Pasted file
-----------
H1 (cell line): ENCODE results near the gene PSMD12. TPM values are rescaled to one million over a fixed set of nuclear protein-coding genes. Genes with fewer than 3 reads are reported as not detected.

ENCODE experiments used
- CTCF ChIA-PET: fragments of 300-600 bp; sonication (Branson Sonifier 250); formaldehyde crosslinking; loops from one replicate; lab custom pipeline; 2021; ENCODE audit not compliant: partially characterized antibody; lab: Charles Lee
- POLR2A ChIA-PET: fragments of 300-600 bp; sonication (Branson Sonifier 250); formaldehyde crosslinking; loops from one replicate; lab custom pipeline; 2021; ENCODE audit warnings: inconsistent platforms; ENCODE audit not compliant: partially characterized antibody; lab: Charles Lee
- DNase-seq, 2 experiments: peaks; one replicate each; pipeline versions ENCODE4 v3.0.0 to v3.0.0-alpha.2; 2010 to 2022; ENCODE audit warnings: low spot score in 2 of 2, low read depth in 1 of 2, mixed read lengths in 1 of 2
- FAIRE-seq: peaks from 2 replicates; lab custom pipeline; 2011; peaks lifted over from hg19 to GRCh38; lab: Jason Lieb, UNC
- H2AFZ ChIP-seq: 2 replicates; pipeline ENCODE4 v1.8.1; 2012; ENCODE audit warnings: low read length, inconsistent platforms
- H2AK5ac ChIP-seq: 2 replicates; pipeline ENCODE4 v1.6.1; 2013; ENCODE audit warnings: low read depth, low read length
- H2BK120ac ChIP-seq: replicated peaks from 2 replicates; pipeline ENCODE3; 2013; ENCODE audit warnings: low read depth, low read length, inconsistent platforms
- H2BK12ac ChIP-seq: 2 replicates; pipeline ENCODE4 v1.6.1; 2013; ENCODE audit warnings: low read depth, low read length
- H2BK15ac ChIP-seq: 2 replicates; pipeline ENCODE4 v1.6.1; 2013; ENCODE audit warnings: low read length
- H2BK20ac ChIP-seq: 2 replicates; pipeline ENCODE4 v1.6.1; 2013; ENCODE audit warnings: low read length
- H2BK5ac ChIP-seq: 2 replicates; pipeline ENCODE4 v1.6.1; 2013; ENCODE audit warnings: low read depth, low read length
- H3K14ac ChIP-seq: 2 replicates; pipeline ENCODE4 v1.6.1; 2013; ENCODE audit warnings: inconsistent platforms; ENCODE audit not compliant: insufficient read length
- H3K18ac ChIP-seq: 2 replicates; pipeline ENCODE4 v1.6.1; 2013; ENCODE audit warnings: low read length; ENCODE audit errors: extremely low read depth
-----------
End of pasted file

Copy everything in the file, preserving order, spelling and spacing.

H1 (cell line): ENCODE results near the gene PSMD12. TPM values are rescaled to one million over a fixed set of nuclear protein-coding genes. Genes with fewer than 3 reads are reported as not detected.

ENCODE experiments used
- CTCF ChIA-PET: fragments of 300-600 bp; sonication (Branson Sonifier 250); formaldehyde crosslinking; loops from one replicate; lab custom pipeline; 2021; ENCODE audit not compliant: partially characterized antibody; lab: Charles Lee
- POLR2A ChIA-PET: fragments of 300-600 bp; sonication (Branson Sonifier 250); formaldehyde crosslinking; loops from one replicate; lab custom pipeline; 2021; ENCODE audit warnings: inconsistent platforms; ENCODE audit not compliant: partially characterized antibody; lab: Charles Lee
- DNase-seq, 2 experiments: peaks; one replicate each; pipeline versions ENCODE4 v3.0.0 to v3.0.0-alpha.2; 2010 to 2022; ENCODE audit warnings: low spot score in 2 of 2, low read depth in 1 of 2, mixed read lengths in 1 of 2
- FAIRE-seq: peaks from 2 replicates; lab custom pipeline; 2011; peaks lifted over from hg19 to GRCh38; lab: Jason Lieb, UNC
- H2AFZ ChIP-seq: 2 replicates; pipeline ENCODE4 v1.8.1; 2012; ENCODE audit warnings: low read length, inconsistent platforms
- H2AK5ac ChIP-seq: 2 replicates; pipeline ENCODE4 v1.6.1; 2013; ENCODE audit warnings: low read depth, low read length
- H2BK120ac ChIP-seq: replicated peaks from 2 replicates; pipeline ENCODE3; 2013; ENCODE audit warnings: low read depth, low read length, inconsistent platforms
- H2BK12ac ChIP-seq: 2 replicates; pipeline ENCODE4 v1.6.1; 2013; ENCODE audit warnings: low read depth, low read length
- H2BK15ac ChIP-seq: 2 replicates; pipeline ENCODE4 v1.6.1; 2013; ENCODE audit warnings: low read length
- H2BK20ac ChIP-seq: 2 replicates; pipeline ENCODE4 v1.6.1; 2013; ENCODE audit warnings: low read length
- H2BK5ac ChIP-seq: 2 replicates; pipeline ENCODE4 v1.6.1; 2013; ENCODE audit warnings: low read depth, low read length
- H3K14ac ChIP-seq: 2 replicates; pipeline ENCODE4 v1.6.1; 2013; ENCODE audit warnings: inconsistent platforms; ENCODE audit not compliant: insufficient read length
- H3K18ac ChIP-seq: 2 replicates; pipeline ENCODE4 v1.6.1; 2013; ENCODE audit warnings: low read length; ENCODE audit errors: extremely low read depth